Tim Farron's message: Rebuilding Lib Dems piece by piece
- 23 September 2015
- From the section UK Politics
Tim Farron didn't need to introduce himself to the audience in the Liberal Democrat conference hall.
For years he has been a popular campaigner in the party, and during the years of coalition he wasn't shy of having a swipe at his colleagues who had gone into government.
But it was his first big set piece speech as the party's leader and after the Lib Dems' appalling loss at the general election, his task was not really to punch through to the general public. Let's be realistic, with the party so diminished, most voters won't be paying that much attention.
Instead it was to persuade his party that all is not lost.
On that, a passionate and well-delivered speech, peppered with anecdotes from his own childhood, hit the right notes. He tried, and in the most part succeeded, to combine his brand of Northern charm, with the heft of a serious politician.
What was harder for him was to be convincing on the second goal he wants to achieve - to present his party as the true opposition to the government, occupying the political space Labour is in the middle of abandoning under Jeremy Corbyn's leadership.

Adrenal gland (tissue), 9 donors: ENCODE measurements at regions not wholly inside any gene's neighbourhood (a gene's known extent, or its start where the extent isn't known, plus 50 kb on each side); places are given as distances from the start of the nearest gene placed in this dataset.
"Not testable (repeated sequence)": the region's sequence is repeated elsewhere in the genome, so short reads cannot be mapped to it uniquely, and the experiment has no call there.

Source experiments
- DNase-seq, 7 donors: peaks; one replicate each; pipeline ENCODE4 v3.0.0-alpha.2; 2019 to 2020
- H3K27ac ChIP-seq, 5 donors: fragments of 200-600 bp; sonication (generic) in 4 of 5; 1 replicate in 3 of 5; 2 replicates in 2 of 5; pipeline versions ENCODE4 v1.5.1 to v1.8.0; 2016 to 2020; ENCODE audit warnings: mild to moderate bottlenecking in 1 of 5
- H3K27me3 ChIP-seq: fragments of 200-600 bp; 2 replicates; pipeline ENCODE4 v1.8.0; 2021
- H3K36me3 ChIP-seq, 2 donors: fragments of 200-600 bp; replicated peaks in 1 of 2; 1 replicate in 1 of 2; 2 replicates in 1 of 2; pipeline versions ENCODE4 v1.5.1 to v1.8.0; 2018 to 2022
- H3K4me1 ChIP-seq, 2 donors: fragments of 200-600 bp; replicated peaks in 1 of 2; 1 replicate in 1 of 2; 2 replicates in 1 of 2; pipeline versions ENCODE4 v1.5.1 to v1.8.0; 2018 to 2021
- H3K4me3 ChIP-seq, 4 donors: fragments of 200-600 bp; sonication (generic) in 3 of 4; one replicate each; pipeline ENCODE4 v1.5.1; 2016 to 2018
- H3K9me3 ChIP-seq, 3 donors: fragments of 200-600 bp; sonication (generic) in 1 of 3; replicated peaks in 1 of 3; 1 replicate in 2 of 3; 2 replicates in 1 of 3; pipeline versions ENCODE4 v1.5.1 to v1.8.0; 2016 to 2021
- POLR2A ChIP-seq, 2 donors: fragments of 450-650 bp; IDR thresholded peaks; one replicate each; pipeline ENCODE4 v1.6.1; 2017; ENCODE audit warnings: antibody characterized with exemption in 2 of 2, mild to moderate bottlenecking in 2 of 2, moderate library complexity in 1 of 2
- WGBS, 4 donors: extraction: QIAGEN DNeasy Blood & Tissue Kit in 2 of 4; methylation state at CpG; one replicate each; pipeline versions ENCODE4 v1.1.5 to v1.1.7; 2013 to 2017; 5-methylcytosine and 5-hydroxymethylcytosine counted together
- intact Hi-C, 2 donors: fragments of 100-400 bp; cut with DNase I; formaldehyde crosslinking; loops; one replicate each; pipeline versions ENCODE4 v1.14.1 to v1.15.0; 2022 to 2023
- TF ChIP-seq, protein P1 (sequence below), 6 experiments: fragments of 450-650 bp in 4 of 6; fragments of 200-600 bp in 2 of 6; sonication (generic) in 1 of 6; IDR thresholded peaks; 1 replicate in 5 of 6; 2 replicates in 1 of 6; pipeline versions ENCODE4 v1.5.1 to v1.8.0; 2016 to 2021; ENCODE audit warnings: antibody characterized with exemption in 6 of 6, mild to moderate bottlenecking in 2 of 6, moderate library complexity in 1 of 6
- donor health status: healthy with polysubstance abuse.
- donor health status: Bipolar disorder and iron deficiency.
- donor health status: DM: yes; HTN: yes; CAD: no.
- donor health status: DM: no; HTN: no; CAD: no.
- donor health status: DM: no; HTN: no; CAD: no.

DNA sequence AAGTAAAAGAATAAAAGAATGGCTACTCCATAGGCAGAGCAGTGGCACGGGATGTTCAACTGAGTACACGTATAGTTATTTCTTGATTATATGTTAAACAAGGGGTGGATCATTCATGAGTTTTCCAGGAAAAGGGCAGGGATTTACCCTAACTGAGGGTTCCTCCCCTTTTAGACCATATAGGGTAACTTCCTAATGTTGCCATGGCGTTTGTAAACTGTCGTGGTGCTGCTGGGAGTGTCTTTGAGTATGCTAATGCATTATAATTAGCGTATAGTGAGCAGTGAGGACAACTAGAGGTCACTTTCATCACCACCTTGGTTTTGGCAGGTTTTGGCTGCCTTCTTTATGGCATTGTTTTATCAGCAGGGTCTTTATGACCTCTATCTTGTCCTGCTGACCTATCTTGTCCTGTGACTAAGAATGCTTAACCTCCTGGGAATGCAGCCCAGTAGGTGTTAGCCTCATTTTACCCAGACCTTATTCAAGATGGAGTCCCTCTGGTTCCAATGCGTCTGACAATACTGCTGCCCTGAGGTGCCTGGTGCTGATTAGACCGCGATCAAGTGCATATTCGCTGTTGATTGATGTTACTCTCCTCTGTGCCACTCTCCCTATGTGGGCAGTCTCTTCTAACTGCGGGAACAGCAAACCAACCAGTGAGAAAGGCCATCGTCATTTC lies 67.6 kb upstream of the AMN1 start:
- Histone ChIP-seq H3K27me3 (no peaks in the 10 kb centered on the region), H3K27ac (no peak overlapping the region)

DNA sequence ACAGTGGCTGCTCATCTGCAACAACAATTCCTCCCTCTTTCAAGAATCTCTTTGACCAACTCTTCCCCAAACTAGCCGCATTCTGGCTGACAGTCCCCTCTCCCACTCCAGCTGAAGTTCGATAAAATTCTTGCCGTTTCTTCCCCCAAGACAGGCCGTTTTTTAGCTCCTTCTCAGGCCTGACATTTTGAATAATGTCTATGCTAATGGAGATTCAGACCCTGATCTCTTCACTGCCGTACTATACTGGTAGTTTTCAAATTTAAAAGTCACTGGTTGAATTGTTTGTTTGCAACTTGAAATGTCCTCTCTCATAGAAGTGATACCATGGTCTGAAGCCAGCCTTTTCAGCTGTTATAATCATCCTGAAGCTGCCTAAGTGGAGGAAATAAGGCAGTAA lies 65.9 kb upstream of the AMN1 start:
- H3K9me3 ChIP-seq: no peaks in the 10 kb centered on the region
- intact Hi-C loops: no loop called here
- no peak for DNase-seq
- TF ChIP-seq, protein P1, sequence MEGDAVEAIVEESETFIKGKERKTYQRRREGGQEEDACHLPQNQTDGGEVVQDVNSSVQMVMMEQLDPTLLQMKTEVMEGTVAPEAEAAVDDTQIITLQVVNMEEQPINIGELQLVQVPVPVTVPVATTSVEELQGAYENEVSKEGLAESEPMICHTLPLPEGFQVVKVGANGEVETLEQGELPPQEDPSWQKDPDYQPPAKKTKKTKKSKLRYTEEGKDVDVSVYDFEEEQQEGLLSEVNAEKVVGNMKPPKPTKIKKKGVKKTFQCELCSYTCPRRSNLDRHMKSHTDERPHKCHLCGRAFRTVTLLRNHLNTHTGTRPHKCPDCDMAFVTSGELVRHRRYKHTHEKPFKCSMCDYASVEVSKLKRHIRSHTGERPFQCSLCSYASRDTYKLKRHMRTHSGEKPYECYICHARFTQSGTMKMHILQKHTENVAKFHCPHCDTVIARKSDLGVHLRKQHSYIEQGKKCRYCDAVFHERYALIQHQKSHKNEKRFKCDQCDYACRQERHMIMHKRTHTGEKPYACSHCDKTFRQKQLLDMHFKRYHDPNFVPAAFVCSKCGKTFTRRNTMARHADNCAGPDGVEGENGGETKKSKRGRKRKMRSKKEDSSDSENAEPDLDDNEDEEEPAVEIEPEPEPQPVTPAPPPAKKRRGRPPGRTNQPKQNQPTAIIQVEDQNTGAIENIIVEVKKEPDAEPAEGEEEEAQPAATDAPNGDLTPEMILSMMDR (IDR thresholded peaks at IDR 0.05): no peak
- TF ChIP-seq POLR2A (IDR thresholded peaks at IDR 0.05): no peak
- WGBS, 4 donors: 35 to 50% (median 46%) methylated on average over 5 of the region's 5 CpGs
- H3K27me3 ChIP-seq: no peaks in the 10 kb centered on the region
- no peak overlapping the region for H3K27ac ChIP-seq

This was trickier, not least because his members and colleagues know that Farron's true personal political centre is on the left of the Liberal Democrats.
No surprise then that the most passionate parts of the speech, that earned him standing ovations, were his strong criticisms of the government's position on housing, and the handling of the refugee crisis.
Both were heartfelt, strong pleas, that will prove popular with his members. But they betrayed perhaps what he'll find hard - branding himself and his party as rooted in the sensible centre, when that's several degrees to the right of his own beliefs.
And while the speech will have pleased those in the hall, there is no escaping the electoral facts. With only eight MPs left in the House of Commons, Farron faces a monumental challenge not just to get back to anything remotely approximating power, but to get a regular slice of political action.
It was not so much, "go back to your constituencies and prepare for government", David Steel's ill-fated and premature command to his party in 1981. But more like, "go back to your constituencies and prepare to put this party back together piece by piece, ward by ward, council by council".
Tim Farron has given his party the energy to start that fight, but don't be under any illusion that it won't be a long, hard slog.